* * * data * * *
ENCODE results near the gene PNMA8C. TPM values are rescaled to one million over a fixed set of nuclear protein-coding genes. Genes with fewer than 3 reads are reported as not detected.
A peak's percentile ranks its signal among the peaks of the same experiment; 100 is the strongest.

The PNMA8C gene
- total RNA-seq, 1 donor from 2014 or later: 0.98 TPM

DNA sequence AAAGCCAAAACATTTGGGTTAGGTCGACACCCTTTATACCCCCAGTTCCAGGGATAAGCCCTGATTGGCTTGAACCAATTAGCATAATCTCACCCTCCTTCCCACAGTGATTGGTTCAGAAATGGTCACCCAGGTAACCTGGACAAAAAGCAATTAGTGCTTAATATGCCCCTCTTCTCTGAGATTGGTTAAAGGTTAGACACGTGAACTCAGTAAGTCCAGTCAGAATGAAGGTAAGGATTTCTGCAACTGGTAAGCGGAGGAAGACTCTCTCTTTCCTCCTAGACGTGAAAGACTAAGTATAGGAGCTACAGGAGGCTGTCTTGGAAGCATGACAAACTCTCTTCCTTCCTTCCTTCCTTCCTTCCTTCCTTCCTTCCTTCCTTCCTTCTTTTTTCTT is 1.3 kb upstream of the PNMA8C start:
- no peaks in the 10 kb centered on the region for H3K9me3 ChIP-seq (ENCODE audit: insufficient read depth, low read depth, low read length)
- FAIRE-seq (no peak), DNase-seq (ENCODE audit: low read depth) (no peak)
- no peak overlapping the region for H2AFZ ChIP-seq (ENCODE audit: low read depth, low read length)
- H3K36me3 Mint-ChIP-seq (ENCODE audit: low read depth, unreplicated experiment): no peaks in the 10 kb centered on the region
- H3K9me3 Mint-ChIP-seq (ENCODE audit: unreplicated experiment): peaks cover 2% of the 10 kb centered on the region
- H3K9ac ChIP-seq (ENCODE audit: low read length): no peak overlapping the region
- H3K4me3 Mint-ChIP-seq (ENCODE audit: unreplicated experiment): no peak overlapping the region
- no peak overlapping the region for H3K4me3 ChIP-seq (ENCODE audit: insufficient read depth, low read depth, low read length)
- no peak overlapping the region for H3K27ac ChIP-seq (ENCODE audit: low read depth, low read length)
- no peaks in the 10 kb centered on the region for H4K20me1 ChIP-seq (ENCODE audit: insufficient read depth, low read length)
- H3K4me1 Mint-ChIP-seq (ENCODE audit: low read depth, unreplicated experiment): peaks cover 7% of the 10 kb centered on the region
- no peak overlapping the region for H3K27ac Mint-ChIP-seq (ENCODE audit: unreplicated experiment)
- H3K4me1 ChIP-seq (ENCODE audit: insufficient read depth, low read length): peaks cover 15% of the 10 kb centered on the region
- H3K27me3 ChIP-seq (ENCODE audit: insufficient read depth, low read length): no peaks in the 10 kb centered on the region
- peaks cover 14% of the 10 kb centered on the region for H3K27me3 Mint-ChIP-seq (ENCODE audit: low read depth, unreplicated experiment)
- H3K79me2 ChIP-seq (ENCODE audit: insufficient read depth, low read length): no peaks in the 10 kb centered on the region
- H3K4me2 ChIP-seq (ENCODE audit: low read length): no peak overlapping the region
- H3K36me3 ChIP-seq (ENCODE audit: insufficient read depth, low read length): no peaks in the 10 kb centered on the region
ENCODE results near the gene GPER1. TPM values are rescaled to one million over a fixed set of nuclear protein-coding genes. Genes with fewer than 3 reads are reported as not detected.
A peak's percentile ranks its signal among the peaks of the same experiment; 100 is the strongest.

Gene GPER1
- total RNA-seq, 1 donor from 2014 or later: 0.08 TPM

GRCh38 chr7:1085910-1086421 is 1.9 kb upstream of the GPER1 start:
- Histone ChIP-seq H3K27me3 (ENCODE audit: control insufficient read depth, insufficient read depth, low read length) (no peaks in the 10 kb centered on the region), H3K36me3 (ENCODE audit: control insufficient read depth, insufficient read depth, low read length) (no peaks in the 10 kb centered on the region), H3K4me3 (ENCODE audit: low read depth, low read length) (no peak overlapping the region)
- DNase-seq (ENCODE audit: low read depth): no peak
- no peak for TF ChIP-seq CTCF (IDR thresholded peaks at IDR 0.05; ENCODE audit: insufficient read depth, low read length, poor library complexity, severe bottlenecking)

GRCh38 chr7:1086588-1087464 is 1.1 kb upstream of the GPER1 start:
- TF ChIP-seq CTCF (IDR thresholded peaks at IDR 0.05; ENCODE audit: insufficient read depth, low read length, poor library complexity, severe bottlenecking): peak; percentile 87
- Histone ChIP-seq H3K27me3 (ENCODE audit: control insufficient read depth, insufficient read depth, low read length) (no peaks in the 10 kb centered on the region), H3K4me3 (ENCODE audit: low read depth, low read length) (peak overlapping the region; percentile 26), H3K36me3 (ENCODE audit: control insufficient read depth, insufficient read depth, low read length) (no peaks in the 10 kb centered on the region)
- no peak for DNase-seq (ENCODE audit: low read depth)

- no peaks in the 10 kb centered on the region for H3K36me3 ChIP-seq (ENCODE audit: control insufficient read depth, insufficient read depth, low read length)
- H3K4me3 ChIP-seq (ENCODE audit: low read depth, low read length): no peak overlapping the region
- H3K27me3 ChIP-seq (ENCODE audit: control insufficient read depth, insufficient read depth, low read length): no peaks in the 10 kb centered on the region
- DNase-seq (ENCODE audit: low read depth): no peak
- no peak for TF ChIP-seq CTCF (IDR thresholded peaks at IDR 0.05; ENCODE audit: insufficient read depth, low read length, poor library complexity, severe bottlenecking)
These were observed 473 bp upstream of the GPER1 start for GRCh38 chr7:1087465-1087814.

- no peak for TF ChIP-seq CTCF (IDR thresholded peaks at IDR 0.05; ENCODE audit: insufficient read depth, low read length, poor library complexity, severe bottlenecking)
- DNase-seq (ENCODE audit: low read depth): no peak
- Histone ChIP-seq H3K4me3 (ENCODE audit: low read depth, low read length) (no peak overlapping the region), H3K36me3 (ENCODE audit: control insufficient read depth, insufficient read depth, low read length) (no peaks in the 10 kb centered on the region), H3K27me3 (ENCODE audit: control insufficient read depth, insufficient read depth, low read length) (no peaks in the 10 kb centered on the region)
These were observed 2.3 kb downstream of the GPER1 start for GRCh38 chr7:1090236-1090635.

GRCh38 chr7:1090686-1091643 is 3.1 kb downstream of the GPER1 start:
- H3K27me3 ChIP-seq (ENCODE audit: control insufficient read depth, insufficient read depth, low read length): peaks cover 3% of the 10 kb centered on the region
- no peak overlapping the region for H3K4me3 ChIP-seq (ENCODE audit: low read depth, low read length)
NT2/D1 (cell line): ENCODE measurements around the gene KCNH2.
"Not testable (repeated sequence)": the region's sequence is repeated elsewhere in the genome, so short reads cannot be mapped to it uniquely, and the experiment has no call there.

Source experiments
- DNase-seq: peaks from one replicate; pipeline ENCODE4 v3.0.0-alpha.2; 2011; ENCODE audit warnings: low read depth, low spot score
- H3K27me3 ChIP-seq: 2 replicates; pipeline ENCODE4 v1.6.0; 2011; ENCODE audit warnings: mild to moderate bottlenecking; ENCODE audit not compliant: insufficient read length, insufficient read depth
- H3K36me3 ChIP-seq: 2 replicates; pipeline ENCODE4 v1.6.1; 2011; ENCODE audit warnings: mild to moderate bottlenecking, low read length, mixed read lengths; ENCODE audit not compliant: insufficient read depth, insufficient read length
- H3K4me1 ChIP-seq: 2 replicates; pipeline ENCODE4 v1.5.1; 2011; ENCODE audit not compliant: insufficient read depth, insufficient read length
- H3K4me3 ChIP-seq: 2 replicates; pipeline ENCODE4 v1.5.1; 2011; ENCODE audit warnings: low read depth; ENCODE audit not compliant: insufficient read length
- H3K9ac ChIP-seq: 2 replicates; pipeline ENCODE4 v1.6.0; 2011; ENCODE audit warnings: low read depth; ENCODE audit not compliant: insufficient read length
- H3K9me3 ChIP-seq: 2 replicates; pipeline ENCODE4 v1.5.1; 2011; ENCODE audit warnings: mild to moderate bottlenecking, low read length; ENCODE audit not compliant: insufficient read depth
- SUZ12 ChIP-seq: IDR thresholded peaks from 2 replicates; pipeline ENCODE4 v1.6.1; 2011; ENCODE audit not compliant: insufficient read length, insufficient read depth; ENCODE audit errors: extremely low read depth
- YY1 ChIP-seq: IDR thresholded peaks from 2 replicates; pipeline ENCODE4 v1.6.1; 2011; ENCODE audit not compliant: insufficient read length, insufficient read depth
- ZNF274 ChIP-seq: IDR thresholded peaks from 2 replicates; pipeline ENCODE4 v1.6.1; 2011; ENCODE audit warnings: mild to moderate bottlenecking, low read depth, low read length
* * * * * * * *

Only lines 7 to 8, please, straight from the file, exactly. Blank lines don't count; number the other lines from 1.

- FAIRE-seq (no peak), DNase-seq (ENCODE audit: low read depth) (no peak)
- no peak overlapping the region for H2AFZ ChIP-seq (ENCODE audit: low read depth, low read length)